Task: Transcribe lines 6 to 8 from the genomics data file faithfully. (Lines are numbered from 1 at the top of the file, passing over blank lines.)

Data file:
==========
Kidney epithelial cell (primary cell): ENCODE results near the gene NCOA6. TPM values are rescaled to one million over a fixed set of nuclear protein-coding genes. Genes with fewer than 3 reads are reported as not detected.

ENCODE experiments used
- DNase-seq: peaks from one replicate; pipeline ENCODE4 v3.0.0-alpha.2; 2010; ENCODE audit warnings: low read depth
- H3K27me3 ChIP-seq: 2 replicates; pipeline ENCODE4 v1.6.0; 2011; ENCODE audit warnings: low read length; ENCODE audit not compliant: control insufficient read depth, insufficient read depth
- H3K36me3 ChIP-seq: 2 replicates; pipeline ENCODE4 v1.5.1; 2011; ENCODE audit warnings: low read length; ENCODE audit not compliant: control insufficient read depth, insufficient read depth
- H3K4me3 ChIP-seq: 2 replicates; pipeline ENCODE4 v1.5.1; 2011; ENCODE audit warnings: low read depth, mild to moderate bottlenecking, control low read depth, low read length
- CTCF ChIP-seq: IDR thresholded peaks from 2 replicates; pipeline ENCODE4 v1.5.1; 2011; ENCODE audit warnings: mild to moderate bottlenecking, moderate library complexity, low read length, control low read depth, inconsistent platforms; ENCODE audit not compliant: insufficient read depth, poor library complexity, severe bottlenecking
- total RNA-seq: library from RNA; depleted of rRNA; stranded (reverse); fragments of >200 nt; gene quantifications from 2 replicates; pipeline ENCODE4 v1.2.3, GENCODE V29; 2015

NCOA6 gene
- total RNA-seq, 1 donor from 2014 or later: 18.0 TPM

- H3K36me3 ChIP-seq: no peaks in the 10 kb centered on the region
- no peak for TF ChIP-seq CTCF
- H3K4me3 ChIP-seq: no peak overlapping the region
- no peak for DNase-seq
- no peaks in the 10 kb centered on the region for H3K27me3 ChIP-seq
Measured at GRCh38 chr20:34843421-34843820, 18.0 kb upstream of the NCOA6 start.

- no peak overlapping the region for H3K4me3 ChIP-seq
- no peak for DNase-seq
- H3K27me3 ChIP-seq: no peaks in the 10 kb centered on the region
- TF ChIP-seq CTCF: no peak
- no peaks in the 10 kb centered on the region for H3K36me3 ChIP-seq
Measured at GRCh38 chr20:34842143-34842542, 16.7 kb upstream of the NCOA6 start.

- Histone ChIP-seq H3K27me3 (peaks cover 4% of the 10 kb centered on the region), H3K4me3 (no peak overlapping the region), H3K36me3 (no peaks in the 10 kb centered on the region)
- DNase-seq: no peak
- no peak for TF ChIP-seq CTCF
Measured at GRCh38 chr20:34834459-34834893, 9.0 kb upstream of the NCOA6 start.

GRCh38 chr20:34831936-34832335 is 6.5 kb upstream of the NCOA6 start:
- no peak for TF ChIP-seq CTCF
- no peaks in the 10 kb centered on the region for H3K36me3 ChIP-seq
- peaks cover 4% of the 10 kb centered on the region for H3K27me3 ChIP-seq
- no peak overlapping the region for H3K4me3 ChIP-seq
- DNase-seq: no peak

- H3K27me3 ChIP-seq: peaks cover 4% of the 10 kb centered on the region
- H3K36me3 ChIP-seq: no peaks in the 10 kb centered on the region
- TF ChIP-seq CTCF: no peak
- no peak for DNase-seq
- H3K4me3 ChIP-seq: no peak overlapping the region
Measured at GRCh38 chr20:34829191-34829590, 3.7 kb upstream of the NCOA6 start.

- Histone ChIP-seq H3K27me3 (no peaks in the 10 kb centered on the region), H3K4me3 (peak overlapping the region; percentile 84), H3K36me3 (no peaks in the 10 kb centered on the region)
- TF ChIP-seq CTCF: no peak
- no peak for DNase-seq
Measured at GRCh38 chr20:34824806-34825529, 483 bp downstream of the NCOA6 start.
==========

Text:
- H3K4me3 ChIP-seq: 2 replicates; pipeline ENCODE4 v1.5.1; 2011; ENCODE audit warnings: low read depth, mild to moderate bottlenecking, control low read depth, low read length
- CTCF ChIP-seq: IDR thresholded peaks from 2 replicates; pipeline ENCODE4 v1.5.1; 2011; ENCODE audit warnings: mild to moderate bottlenecking, moderate library complexity, low read length, control low read depth, inconsistent platforms; ENCODE audit not compliant: insufficient read depth, poor library complexity, severe bottlenecking
- total RNA-seq: library from RNA; depleted of rRNA; stranded (reverse); fragments of >200 nt; gene quantifications from 2 replicates; pipeline ENCODE4 v1.2.3, GENCODE V29; 2015